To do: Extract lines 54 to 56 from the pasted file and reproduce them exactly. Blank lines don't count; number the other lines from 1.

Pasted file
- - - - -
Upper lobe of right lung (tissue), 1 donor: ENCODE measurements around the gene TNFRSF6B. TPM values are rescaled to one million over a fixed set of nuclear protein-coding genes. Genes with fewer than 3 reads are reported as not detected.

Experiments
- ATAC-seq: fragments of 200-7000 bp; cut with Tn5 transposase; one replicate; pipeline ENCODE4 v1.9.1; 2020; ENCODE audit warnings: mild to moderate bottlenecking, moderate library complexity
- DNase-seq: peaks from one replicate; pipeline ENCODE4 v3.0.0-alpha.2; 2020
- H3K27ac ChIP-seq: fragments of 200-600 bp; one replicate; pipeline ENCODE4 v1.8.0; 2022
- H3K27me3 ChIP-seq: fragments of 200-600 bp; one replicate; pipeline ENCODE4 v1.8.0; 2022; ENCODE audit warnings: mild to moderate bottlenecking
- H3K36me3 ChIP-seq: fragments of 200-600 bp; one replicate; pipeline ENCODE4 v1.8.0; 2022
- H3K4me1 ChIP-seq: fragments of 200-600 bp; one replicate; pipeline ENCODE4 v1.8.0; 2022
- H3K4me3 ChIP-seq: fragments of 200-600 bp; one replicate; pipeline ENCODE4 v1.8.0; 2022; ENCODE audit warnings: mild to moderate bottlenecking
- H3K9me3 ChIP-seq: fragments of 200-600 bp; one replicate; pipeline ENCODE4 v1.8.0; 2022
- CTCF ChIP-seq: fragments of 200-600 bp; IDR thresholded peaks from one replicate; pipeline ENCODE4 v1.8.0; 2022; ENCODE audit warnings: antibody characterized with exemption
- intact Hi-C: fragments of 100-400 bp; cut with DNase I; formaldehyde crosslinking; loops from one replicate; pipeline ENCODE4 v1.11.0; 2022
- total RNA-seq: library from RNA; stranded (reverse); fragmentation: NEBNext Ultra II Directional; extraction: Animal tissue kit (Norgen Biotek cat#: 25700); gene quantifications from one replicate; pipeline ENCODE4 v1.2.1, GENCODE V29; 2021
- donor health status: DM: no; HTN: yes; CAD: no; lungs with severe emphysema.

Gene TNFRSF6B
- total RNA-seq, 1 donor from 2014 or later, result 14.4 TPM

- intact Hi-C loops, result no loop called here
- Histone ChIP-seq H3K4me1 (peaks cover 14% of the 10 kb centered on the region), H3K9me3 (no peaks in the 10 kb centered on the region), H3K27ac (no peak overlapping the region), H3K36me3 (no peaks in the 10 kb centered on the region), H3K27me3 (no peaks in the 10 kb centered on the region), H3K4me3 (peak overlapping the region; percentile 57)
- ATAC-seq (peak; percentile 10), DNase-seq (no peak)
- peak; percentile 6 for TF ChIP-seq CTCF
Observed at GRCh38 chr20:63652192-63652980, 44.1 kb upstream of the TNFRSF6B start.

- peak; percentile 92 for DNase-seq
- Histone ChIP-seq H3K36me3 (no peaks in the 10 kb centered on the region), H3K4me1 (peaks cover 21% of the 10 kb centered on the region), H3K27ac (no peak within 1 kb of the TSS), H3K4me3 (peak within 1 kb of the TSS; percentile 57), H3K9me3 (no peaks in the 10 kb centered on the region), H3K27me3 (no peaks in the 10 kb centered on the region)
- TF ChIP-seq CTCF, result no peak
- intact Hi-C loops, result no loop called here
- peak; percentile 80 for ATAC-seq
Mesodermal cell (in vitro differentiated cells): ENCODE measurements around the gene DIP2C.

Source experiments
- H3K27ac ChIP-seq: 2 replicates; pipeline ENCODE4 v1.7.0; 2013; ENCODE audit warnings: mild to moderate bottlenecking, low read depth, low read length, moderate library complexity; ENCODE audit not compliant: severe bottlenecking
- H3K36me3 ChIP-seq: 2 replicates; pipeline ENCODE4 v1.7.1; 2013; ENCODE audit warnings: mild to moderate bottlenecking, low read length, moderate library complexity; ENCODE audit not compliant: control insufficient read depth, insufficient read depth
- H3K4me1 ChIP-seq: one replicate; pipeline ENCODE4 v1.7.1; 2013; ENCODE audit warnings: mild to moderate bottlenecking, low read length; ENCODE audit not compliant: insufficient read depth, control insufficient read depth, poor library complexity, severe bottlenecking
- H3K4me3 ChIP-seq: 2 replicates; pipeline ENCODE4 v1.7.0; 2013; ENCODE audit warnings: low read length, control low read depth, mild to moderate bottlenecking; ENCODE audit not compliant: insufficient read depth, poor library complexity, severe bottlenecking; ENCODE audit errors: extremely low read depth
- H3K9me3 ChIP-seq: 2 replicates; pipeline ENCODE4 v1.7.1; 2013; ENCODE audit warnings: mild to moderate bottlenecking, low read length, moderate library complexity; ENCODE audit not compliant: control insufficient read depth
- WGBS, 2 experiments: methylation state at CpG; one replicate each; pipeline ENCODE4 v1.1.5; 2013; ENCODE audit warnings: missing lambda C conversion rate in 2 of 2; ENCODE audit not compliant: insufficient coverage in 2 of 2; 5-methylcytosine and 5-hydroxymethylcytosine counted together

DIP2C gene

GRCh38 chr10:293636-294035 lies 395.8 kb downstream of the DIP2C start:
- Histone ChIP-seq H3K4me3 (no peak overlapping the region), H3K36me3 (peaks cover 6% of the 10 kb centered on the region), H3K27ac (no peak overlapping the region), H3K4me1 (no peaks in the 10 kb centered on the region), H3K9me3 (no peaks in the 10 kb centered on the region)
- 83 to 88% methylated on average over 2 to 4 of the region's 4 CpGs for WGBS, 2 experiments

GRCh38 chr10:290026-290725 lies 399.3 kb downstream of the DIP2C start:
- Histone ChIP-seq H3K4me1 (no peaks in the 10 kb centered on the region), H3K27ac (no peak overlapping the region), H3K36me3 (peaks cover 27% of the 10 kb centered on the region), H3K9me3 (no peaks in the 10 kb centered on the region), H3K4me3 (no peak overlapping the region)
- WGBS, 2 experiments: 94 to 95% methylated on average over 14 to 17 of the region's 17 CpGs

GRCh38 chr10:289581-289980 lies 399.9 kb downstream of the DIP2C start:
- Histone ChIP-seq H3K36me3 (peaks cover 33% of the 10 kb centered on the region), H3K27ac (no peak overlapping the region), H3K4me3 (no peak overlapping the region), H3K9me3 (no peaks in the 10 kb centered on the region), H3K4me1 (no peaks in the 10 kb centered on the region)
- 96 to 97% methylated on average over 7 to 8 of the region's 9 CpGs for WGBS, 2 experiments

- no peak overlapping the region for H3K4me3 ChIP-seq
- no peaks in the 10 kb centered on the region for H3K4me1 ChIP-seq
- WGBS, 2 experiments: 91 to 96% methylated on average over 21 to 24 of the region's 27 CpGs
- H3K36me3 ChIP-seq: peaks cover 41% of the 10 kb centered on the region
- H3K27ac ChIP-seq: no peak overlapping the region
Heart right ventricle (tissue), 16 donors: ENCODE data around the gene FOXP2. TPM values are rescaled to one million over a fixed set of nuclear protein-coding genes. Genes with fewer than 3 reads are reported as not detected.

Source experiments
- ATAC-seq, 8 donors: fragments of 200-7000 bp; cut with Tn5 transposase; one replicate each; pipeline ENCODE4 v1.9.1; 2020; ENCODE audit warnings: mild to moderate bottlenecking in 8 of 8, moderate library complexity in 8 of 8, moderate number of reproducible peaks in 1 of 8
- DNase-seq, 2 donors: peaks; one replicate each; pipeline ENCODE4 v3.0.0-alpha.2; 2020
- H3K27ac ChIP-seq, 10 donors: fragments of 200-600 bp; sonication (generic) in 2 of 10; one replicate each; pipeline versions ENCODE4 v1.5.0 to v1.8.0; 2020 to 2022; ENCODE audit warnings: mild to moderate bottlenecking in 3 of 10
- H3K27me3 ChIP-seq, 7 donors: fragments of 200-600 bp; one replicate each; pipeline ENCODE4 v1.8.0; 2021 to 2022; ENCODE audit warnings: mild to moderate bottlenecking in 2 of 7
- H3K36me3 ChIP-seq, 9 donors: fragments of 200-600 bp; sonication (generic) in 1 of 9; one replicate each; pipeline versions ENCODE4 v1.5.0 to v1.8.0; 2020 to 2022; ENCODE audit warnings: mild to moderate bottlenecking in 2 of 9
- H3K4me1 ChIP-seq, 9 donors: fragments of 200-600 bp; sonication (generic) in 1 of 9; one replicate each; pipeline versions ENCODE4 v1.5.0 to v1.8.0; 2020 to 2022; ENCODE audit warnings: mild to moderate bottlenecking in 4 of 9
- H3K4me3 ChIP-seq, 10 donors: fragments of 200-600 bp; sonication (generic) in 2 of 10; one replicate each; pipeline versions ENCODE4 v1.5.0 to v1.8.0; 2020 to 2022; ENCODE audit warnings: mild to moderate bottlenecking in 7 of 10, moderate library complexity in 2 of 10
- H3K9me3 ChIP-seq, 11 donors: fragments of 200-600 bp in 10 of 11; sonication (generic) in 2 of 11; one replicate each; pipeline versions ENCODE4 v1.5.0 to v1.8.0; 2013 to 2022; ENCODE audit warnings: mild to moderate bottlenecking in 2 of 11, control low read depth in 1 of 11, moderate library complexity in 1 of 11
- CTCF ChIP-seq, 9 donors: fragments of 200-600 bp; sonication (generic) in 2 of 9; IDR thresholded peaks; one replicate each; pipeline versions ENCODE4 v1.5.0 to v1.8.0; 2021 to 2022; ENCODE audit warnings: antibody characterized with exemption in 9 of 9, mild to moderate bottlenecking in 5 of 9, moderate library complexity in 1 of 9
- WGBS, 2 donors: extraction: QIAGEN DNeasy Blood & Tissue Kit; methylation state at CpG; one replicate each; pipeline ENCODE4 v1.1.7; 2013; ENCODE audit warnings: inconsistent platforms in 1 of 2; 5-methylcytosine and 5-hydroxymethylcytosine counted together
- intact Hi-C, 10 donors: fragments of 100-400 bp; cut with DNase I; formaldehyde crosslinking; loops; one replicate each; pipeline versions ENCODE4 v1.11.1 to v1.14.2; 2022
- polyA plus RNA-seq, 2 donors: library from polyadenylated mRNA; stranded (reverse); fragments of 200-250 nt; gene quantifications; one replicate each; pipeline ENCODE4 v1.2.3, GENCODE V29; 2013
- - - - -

- H3K27ac ChIP-seq, 10 donors: fragments of 200-600 bp; sonication (generic) in 2 of 10; one replicate each; pipeline versions ENCODE4 v1.5.0 to v1.8.0; 2020 to 2022; ENCODE audit warnings: mild to moderate bottlenecking in 3 of 10
- H3K27me3 ChIP-seq, 7 donors: fragments of 200-600 bp; one replicate each; pipeline ENCODE4 v1.8.0; 2021 to 2022; ENCODE audit warnings: mild to moderate bottlenecking in 2 of 7
- H3K36me3 ChIP-seq, 9 donors: fragments of 200-600 bp; sonication (generic) in 1 of 9; one replicate each; pipeline versions ENCODE4 v1.5.0 to v1.8.0; 2020 to 2022; ENCODE audit warnings: mild to moderate bottlenecking in 2 of 9